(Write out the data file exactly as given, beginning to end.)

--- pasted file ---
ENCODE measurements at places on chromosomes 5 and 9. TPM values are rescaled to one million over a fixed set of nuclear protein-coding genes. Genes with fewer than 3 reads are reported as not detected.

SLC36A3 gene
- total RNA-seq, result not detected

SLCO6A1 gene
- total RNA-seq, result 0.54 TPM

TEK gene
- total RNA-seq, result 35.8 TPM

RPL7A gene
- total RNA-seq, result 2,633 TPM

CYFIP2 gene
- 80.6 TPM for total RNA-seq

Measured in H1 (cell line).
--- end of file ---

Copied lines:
ENCODE measurements at places on chromosomes 5 and 9. TPM values are rescaled to one million over a fixed set of nuclear protein-coding genes. Genes with fewer than 3 reads are reported as not detected.

SLC36A3 gene
- total RNA-seq, result not detected

SLCO6A1 gene
- total RNA-seq, result 0.54 TPM

TEK gene
- total RNA-seq, result 35.8 TPM

RPL7A gene
- total RNA-seq, result 2,633 TPM

CYFIP2 gene
- 80.6 TPM for total RNA-seq

Measured in H1 (cell line).